When the young Simon Rattle conducted the City of Birmingham Symphony Orchestra in 1978, he described it as “the best French orchestra in the world”. That was the work of Louis Frémaux, who has passed away on 20 March at the age of 95 and whose complete recorded legacy with the CBSO can be explored on a 12-CD 'Icon' box set to be released on 21 April, comprising recordings remastered from the original analogue tapes and digitized in full HD 24BIT/96kHz.
Frémaux’s arrival, in the CBSO’s 50th anniversary season, brought a bigger, more outward-looking artistic vision for the orchestra — the start of a process that would lead in 1980 to the historic appointment of the 25-year-old Simon Rattle as Frémaux’s successor. And Frémaux effectively created the CBSO’s discography, making some 16 LP recordings before his sudden and unexpected departure from Birmingham in 1978.
Louis Frémaux studied at the Conservatoire in Valenciennes, and his musical career was interrupted three times by war: he was active in the Résistance during the occupation of France and later served in the Foreign Legion in Indochina and Algeria, being decorated for gallantry on two separate occasions. Prince Rainier of Monaco intervened in person to have Frémaux discharged from the military, and in his decade at the Opéra de Monte-Carlo, Frémaux built an international reputation, as well as making some 30 recordings.
The CBSO’s then chairman Denis Martineau was captivated by his flair. “I felt we had to get the best man we possibly could”, he remembered. He saw in Frémaux “a man who would build up the orchestra; he would build up our audience, especially with young people; he would attract recording companies”.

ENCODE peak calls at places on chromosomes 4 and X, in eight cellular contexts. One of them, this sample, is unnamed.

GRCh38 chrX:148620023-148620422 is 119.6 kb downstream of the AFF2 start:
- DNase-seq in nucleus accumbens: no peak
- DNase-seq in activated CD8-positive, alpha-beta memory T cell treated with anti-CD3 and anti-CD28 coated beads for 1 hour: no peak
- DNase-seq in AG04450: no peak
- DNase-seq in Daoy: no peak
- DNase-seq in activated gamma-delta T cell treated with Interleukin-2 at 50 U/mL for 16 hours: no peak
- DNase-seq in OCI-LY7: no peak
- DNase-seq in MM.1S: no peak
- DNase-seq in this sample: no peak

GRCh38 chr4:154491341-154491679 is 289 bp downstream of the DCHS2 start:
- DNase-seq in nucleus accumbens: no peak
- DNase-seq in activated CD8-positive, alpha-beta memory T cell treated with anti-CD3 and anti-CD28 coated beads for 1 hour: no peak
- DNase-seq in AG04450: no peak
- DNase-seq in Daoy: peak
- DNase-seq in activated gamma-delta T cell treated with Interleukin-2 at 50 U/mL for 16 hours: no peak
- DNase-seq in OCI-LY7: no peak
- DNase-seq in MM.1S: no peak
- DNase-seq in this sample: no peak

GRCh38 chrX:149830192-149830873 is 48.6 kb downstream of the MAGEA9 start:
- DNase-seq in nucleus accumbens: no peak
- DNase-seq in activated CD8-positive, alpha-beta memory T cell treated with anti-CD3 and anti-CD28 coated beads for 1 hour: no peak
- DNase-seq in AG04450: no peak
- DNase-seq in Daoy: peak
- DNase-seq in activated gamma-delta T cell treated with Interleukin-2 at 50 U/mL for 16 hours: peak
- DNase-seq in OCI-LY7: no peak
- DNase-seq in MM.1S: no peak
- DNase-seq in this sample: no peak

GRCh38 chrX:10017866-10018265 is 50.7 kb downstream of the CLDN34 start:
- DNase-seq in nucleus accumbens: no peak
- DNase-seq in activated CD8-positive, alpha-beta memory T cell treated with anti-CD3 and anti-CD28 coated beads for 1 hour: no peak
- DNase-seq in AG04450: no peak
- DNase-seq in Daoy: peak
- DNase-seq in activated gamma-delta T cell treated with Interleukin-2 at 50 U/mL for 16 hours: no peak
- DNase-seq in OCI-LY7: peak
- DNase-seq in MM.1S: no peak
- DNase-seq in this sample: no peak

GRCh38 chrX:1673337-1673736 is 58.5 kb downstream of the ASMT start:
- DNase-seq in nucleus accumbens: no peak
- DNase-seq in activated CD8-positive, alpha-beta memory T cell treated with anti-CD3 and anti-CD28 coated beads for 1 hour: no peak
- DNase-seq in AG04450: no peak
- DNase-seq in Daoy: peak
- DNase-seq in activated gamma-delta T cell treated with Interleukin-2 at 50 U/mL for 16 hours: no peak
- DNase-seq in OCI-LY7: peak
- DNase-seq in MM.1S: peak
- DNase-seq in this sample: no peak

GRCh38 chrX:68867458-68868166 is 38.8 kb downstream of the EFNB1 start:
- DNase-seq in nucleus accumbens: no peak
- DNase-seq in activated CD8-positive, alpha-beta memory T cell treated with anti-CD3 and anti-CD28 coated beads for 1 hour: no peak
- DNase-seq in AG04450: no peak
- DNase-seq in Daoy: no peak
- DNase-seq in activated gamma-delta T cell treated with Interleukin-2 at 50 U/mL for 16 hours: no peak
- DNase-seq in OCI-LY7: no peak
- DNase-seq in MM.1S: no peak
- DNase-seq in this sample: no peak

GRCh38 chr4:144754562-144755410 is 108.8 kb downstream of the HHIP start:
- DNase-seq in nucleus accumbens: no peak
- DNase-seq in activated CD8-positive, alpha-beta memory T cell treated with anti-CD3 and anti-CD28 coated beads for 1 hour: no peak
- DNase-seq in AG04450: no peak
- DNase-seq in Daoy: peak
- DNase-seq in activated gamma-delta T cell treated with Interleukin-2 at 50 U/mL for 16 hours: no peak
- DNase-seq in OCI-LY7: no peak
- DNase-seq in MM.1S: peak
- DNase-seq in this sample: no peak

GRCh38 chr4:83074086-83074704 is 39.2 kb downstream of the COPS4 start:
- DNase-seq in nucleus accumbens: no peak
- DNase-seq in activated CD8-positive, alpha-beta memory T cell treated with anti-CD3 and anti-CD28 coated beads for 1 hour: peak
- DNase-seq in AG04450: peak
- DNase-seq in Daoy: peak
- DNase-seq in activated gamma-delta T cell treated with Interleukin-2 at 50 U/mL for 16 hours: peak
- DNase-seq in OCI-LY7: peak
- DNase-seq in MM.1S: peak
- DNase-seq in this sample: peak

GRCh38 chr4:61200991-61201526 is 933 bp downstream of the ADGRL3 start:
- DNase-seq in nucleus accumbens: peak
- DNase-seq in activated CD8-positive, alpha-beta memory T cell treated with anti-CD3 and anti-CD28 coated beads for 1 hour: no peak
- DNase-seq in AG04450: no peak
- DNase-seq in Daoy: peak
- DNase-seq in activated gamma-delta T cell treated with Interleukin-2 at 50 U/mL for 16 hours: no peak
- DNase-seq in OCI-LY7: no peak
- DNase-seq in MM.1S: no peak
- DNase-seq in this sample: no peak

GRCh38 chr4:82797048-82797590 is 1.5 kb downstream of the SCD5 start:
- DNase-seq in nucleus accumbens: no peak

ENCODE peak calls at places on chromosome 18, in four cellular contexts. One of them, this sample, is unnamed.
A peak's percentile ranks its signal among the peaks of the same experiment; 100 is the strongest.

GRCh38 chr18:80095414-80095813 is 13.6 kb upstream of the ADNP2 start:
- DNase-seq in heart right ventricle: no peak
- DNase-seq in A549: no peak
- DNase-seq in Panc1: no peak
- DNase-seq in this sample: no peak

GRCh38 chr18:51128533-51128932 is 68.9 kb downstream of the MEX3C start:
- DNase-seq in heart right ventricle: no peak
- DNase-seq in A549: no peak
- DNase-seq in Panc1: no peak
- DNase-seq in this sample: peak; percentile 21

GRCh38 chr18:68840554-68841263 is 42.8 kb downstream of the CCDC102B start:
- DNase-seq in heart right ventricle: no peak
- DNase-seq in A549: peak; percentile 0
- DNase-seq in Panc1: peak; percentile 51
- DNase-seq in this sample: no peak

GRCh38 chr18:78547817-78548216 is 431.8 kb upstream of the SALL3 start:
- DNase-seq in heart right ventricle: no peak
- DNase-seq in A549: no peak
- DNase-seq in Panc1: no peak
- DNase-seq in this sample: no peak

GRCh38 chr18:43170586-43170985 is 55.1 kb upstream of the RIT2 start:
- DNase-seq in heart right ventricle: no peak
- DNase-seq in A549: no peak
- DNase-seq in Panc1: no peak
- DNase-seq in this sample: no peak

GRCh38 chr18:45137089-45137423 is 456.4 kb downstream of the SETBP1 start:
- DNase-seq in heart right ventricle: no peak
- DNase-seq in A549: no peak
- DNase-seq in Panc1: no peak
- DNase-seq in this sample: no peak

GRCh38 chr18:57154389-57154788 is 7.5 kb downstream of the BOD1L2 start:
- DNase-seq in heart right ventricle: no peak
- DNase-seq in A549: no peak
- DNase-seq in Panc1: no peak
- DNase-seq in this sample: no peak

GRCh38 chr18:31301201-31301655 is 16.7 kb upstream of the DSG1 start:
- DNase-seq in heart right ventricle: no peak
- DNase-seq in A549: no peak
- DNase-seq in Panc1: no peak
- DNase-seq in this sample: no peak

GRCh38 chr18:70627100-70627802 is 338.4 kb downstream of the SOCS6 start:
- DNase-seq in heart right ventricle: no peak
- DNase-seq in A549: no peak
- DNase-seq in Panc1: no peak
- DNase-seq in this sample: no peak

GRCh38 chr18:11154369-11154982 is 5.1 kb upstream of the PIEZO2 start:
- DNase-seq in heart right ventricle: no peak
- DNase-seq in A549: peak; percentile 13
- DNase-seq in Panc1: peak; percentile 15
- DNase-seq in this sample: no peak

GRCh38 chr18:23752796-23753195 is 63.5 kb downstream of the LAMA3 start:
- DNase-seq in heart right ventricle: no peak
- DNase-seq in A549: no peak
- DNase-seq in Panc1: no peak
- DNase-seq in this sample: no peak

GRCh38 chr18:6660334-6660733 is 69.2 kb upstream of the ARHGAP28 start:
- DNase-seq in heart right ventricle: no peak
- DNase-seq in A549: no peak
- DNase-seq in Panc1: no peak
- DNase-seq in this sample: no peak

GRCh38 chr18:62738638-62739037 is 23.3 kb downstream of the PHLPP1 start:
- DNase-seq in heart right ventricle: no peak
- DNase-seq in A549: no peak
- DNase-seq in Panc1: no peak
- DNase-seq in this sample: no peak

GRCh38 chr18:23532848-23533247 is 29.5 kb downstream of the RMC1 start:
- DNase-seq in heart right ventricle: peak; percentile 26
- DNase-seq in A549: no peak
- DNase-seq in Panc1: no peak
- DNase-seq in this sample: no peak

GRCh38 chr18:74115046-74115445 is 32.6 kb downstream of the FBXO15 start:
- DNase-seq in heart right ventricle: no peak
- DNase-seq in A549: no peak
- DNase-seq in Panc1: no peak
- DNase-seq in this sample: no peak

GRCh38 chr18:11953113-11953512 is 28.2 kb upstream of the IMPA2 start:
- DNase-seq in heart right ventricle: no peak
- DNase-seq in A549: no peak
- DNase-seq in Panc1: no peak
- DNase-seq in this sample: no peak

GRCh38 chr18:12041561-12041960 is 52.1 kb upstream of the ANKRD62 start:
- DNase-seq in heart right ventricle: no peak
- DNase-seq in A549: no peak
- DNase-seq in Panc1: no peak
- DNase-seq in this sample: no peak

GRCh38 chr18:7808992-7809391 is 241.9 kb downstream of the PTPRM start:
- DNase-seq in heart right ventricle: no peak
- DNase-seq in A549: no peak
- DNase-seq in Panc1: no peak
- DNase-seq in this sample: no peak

Frémaux brought to Birmingham an invigorating podium style. “He stood very upright, with a straight back, very light on his feet — almost dancing — never crouching, but just leaning towards players or sections when needed”, says David Russell, a cellist in the orchestra. “His beat was very clear and precise, and he used his hands and baton to convey this clarity and musicality.”
In rehearsal, he wasted few words, and he brought the same energy and directness to his larger-scale artistic plans. By June 1970 the CBSO was recording for EMI (now Warner Classics) again for the first time since 1947.
Central to Frémaux’s vision was the creation of a professional-standard symphonic choir, and in 1973 he founded the CBSO Chorus: 120 singers, all aged under 45. Elaine Russell, who joined the CBSO Chorus during its first major recording project, Berlioz’s Grande Messe des morts, remembers that “it was very fresh and new. It was Louis’s baby, he’d pushed for it, and he wanted it to be the best it could — he wanted a clear, young sound. We knew, as a chorus, that he’d chosen us individually. There was always that edge of excitement.”
As early as 1972, Edward Greenfield of The Guardian noticed the change in the orchestra’s sound: “Under Frémaux they combine a purity of intonation which metropolitan orchestras might envy, with a fluid and spontaneous style of phrasing.”
It’s no great surprise that Frémaux’s recorded legacy with the CBSO focuses overwhelmingly on the French repertoire that featured prominently in his Birmingham programmes. But it also acknowledges his affection for the music of Walton, and his commitment to contemporary music in Birmingham.